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AM News Brief: Wolverine Sighting, Utahns’ Stimulus Spending & Deer Creek Drowning

Stimulus checks are prepared on May 8, 2008, in Philadelphia. In 2020, stimulus checks again went to many Americans, this time during the pandemic's economic fallout.
Jeff Fusco
Getty Images
Stimulus checks are prepared on May 8, 2008, in Philadelphia. In 2020, stimulus checks again went to many Americans, this time during the pandemic's economic fallout. Some of that money went to thousands of foreign workers not eligible to receive the funds.

Monday morning, July 5, 2021


Utah’s Hall Of Shame Getting Good Use For Water Wasters

Utah’s Hall of Fame and Shame system for telling on people who are wasting water — and highlighting conservation — is getting a lot of use. It's been around since 2017, but more than 80% of the complaints received have happened this year, according to data from the Utah Division of Water Resources. Stephanie Duer, Salt Lake City’s water conservation manager, said the calls can make a big difference and most people are receptive to making changes. But there’s also a need to better understand how people are using water so mitigation efforts can be more effective. Read the full story.Jon Reed

How Utahns Spent Their Federal Stimulus Checks

Since the start of the pandemic, the federal government has issued three different rounds of stimulus checks to Americans. According to a recent analysis by the Utah Foundation, a nonpartisan research organization, Utahns were more likely to put that money into savings than people living in other states. The study found 11% of Utahns surveyed used their stimulus checks for savings or investments, compared to 7% nationally. Generally, though, residents of the Beehive State spent money similarly to the rest of the country on things like food, rent and debt payment. — Emily Means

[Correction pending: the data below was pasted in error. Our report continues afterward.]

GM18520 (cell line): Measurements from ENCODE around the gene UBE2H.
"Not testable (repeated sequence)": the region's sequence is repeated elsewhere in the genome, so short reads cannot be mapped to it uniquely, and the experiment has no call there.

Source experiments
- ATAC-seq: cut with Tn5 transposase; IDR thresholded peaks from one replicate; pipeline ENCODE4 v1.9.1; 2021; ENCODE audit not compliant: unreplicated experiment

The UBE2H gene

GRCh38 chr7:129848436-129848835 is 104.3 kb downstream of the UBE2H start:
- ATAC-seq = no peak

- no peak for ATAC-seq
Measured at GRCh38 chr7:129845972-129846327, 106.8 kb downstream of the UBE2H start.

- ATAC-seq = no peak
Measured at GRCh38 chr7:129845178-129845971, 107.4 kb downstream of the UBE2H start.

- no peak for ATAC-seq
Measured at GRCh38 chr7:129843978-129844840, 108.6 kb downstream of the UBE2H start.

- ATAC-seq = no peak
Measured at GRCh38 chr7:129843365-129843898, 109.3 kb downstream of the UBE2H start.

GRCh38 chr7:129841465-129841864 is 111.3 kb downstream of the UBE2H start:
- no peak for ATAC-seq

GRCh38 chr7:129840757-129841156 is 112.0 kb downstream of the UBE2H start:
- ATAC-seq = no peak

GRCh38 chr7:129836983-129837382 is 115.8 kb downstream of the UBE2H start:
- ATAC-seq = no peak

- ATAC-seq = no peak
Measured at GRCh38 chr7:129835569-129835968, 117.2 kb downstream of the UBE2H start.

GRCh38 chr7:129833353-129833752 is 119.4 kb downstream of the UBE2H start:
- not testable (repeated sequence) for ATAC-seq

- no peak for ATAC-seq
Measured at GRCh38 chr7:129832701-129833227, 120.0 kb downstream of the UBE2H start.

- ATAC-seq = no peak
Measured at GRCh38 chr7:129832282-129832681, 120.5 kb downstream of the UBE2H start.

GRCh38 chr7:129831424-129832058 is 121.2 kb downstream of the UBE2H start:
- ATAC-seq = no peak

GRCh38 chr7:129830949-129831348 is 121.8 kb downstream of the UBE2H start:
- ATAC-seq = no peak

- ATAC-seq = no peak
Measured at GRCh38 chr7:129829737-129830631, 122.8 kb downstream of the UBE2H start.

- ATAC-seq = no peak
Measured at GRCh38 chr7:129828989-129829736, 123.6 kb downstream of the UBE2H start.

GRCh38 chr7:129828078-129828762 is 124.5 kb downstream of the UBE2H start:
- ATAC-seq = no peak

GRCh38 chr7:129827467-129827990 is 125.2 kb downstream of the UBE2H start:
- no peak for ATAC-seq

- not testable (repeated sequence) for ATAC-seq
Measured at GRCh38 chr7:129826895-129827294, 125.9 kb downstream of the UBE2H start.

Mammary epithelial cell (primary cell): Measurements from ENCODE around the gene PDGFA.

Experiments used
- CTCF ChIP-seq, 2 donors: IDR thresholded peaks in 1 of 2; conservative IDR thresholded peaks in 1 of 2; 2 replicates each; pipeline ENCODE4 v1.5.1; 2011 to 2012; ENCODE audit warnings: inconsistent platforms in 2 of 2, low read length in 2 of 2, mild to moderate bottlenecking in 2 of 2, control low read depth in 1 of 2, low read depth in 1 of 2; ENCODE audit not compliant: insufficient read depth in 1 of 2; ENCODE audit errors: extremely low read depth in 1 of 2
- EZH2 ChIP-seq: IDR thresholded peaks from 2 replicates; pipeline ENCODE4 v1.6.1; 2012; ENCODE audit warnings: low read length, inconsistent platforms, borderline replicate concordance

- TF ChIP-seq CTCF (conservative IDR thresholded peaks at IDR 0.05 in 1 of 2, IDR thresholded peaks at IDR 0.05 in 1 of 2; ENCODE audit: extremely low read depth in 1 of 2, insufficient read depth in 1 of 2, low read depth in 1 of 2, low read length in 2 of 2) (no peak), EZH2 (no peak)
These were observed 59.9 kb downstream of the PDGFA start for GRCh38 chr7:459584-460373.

Northern Utah

Wolverine Spotted In Davis County Again

A wolverine was spotted in Davis County last week for the second time in two months, captured by a doorbell camera in Layton. Such an occurrence is extremely rare in Utah, as the animals are generally secretive, come at night and live mostly in cold, high elevation environments, according to Mark Hadley with Utah’s Division of Wildlife Resources. He said biologists are hoping to catch the wolverine and put a tracker on it to better understand how the species behaves. DWR is asking people to keep their eyes out for the wolverine and contact their office if they see it. — Jon Reed

BYU Students Launch Independent Newspaper

A group of students at Brigham Young University has left the school's student paper — The Daily Universe. They launched their own underground, independent publication called Prodigal Press and it is not controlled by the school. Students at the Daily Universe aren't allowed to report anything that's critical of the school or The Church of Jesus Christ of Latter-day Saints. The new paper will cover what happens on campus without the limitations that come with the university's sanction. This isn't the first time students at BYU have published an underground newspaper. Independent publications started there as early as 1906. — Associated Press

Fourth Drowning At Deer Creek State Park

Another person drowned over the weekend at Deer Creek State Park. Park officials said 69-year-old Randall Fern was canoeing with other family members on Saturday when their boats became swamped. The group then decided to swim back to shore. Officials said Fern started struggling about 15 feet away from shore and was not wearing a life jacket. A passerby was able to help Fern onto their boat but he was pronounced dead at the scene. This is the fourth drowning reported at Deer Creek in the past month. — Ross Terrell

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